DULUTH – The smoky haze that clouded Minnesota skies for long stretches of July and August set several state records for poor air quality.
Twenty air quality alerts have been issued across the state this year, according to the Minnesota Pollution Control Agency (MPCA), which tracks air quality and issues alerts when air is deemed unhealthy. That tops the record of six alerts in 2018.
Air quality has reached "very unhealthy" levels a record six times this year. Such levels can cause problems for those with underlying health issues as well as otherwise healthy people.
"That's unprecedented," said Daniel Dix, who supervises the Risk Evaluation and Air Modeling Unit for the MPCA. "We did touch the hazardous category for one or two hours, which is as bad as it is in some of these California wildfires."
While 2021 has seen exceptionally bad air quality readings, researchers and health scientist say these alerts may become more common because of widespread drought and climate change across the country.
"We've seen more severe fires in recent years. We have larger fires burning hotter and covering more area," said Jesse Berman, an air pollution expert and environmental health sciences professor at the University of Minnesota. "So it wouldn't be surprising if this becomes more of a common occurrence for us in Minnesota."
Smoke-filled air can lead to coughing or itchy eyes and can cause or worsen lung disease, even with short-term exposure, doctors say. Poor air quality often leads to an increase in emergency heart attacks.
"We tend to see it on bad air days in cities all over the world." Dr. Rory Farnan, an interventional cardiologist at Essentia Health, said this summer.
The fine particles in wildfire smoke — about one-thirtieth the thickness of human hair — get trapped deep in lungs, damage sensitive cells and can even cross into the bloodstream.
"Air quality warnings are very important," Berman said. "It affects everyone."
The particles are just part of the problem, however.
"When you have wood fire smoke travel a long distance, a lot of chemical reactions take place," Dix said. "It's much nastier than your campfire. It has more of a plastic smell due to all the other pollutants embedded in that."
An MPCA study found that 2,000 to 4,000 Minnesota deaths in 2013 resulted in part to "exposure to fine particles in the air or ground-level ozone," another common pollutant. That year saw several "moderate" air quality readings, especially in the Twin Cities metro area, but air reached "unhealthy for sensitive groups" levels just five times, according to the study released in 2019.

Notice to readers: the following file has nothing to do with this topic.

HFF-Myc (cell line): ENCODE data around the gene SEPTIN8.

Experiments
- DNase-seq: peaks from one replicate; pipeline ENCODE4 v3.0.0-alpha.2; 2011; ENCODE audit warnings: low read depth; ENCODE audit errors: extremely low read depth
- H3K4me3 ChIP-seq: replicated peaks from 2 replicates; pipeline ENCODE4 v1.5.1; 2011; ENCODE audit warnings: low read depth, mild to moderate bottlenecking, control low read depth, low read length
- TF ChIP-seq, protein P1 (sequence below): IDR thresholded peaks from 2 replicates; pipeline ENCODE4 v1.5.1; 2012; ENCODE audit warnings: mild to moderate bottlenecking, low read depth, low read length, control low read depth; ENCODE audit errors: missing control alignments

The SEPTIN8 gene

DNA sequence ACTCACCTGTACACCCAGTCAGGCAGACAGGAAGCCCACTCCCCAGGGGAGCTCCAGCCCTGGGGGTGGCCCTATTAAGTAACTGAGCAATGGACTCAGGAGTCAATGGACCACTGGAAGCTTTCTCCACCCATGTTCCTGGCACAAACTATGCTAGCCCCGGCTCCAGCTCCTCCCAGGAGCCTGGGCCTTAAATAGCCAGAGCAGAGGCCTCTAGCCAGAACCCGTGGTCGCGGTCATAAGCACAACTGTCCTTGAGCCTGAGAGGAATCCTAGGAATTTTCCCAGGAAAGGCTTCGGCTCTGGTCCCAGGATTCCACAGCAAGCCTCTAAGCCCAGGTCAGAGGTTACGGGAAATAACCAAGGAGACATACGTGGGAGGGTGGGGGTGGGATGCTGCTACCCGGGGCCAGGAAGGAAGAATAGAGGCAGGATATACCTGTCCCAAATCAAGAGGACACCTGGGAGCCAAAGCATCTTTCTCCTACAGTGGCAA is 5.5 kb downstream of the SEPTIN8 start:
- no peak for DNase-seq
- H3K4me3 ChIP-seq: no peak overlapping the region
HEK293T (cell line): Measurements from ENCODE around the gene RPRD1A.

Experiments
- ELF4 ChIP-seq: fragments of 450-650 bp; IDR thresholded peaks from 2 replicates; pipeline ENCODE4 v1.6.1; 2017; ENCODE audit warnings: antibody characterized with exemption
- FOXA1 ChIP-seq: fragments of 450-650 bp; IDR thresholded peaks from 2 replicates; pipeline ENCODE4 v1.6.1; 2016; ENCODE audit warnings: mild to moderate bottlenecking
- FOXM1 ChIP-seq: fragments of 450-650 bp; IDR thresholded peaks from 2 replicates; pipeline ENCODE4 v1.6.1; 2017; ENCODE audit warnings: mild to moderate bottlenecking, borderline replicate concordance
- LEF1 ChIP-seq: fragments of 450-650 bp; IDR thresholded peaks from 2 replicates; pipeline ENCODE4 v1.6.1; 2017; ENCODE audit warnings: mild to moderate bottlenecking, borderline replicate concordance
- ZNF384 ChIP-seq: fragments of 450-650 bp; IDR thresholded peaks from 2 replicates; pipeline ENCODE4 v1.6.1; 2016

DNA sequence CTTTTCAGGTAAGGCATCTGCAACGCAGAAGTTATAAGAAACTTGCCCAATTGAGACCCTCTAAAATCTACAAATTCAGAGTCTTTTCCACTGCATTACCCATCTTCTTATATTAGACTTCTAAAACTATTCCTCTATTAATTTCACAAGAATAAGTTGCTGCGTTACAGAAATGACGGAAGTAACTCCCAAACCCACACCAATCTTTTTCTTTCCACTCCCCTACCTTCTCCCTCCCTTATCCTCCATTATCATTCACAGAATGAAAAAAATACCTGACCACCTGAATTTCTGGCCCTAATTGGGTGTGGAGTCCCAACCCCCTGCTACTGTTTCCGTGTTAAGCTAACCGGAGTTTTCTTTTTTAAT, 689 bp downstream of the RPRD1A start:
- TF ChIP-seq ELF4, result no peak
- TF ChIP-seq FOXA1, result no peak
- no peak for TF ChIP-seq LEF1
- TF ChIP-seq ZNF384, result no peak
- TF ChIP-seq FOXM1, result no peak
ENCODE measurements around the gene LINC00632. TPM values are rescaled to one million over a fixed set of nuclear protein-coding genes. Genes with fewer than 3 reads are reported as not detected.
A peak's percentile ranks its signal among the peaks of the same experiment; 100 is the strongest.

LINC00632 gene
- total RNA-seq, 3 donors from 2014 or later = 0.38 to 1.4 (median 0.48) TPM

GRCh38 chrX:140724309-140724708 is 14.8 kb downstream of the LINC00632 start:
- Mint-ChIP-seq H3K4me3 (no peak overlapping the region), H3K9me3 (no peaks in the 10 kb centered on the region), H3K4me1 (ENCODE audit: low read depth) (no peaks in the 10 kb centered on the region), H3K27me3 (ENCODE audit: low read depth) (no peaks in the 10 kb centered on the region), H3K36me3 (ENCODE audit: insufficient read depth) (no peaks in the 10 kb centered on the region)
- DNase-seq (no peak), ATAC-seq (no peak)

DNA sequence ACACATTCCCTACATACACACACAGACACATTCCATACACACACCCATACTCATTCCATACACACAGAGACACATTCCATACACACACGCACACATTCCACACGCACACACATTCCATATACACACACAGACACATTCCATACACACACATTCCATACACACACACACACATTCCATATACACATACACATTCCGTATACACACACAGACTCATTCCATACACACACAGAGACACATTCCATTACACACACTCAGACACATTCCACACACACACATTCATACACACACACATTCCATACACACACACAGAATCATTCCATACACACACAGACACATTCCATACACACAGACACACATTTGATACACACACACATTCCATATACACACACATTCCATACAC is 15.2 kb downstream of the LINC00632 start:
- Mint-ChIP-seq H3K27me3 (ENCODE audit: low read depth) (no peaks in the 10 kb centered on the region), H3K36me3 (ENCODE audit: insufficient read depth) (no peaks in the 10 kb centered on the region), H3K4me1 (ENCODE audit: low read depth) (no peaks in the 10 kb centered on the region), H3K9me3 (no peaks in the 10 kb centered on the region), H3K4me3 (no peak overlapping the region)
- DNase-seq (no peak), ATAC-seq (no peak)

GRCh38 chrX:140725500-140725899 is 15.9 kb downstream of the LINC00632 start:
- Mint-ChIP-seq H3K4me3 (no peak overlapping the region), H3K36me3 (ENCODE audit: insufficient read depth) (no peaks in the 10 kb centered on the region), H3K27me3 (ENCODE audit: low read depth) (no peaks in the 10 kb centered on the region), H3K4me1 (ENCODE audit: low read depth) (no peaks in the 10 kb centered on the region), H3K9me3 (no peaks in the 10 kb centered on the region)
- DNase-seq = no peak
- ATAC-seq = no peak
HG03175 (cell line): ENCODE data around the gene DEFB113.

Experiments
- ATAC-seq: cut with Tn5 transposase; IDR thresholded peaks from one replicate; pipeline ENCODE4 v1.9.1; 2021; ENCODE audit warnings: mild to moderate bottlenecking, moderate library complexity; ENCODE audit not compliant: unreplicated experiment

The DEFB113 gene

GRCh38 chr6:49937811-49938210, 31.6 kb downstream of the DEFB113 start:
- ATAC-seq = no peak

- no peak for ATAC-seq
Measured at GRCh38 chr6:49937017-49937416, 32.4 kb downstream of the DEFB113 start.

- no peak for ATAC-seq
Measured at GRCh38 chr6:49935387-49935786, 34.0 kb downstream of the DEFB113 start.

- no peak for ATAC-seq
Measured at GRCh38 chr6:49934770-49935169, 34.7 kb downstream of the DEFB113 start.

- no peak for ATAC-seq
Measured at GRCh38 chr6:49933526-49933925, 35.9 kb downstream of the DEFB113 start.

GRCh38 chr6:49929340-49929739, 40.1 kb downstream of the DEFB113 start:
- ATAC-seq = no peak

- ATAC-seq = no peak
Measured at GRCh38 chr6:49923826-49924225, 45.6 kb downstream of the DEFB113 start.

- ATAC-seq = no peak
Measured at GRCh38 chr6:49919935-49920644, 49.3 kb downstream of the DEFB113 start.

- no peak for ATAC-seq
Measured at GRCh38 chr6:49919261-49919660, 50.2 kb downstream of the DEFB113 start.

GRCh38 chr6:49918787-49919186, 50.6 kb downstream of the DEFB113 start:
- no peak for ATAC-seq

This year, parts of northeastern Minnesota have had air quality alerts for a combined 704 hours (nearly 30 days) as of Thursday. A record was set for parts of Lake and Cook counties around the Greenwood fire for the longest continuous air quality alert: 11 days, 13 hours. And this year marked the first time the entire state was under an air quality alert for more than one day.
As the Greenwood fire continues to burn, smoke may again reach those far from the forest. But the near-term forecast is promising.
"Smoke production has been minimal with the recent reduction in fire activity," the U.S. Interagency Wildland Fire Air Quality Response Program said. "Generally good air quality is expected across northern Minnesota."
Smoke from fires in the West may drift across the Midwest in coming days, according to FireSmoke Canada, which provides wildfire information and forecasts. "The season isn't over yet," Dix said.
If the air again reaches unhealthy levels, officials recommend limiting time and especially exertion outdoors, closing windows at home and in cars and paying attention to worsening cardiovascular symptoms.
"Very small and simple behavioral changes can often lead to keeping yourself and your family members safe," Berman said.
Brooks Johnson • 218-491-6496